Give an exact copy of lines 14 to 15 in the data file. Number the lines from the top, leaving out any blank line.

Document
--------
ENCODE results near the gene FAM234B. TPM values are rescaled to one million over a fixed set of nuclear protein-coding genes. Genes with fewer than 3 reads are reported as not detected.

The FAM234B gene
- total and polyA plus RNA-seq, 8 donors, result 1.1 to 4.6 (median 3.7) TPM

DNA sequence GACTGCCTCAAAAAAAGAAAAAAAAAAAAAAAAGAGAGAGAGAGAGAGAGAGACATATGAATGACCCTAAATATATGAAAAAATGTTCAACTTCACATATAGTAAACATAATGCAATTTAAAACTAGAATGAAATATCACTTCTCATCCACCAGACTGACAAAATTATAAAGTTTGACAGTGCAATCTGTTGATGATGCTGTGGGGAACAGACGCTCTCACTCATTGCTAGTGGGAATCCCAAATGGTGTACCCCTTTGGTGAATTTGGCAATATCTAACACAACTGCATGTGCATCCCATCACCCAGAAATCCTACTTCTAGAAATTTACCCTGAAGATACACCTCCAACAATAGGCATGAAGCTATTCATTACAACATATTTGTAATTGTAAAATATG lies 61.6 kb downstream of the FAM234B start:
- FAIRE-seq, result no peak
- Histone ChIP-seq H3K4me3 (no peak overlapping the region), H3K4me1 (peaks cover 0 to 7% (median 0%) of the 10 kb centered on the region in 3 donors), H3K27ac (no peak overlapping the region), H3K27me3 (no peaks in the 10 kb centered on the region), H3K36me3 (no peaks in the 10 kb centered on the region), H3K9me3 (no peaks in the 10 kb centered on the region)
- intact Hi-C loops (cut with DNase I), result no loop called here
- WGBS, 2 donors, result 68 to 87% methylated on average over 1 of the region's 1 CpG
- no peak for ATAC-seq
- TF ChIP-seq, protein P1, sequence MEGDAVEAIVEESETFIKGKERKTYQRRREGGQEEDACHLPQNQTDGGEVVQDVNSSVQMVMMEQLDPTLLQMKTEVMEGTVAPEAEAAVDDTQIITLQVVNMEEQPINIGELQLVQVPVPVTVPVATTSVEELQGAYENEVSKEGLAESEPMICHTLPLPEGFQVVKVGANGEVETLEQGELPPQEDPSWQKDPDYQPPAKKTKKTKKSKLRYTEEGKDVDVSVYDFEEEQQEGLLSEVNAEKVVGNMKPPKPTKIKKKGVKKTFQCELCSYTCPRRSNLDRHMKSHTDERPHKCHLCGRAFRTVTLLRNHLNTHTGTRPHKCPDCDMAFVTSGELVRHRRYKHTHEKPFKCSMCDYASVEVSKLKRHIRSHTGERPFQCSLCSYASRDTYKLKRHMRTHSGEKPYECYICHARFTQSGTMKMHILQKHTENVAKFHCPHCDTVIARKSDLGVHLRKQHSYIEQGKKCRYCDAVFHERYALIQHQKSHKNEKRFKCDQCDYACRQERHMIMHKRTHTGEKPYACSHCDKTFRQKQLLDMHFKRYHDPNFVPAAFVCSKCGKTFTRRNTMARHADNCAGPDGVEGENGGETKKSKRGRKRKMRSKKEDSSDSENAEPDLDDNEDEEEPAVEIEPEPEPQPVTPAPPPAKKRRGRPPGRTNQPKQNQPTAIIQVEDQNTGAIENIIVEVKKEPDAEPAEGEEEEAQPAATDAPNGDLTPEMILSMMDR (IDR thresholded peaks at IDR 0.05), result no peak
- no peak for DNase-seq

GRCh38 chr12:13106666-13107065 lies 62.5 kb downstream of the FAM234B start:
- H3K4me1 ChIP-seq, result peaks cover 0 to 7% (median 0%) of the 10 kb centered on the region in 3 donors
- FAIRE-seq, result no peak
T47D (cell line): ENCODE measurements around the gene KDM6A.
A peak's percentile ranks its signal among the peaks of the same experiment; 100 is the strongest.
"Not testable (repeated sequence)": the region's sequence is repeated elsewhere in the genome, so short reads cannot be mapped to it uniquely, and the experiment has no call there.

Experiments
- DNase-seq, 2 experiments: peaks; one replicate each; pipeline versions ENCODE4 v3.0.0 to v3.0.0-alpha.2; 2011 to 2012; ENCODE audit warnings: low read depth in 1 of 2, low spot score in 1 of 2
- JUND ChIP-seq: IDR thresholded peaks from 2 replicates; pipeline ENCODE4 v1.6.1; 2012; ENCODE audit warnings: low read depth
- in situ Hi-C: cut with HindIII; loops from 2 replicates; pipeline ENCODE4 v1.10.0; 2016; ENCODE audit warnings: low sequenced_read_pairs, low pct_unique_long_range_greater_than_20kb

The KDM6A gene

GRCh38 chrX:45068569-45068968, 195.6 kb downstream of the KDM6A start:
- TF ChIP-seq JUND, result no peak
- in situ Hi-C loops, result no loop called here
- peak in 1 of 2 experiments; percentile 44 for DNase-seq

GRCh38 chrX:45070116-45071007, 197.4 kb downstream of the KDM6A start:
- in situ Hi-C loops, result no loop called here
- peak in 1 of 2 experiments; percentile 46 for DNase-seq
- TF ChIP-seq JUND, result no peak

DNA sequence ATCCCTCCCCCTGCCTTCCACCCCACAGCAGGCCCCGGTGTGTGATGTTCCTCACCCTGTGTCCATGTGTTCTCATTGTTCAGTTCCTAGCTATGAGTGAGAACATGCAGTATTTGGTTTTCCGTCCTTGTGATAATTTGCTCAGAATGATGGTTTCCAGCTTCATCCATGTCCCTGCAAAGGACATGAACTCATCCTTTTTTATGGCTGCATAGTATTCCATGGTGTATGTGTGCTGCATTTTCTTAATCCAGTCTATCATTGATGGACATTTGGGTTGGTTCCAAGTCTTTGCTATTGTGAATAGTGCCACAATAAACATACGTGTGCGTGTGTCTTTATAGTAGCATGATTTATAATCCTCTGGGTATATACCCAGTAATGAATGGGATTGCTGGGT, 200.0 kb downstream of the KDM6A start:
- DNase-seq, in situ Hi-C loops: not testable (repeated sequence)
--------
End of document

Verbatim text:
- FAIRE-seq, result no peak
T47D (cell line): ENCODE measurements around the gene KDM6A.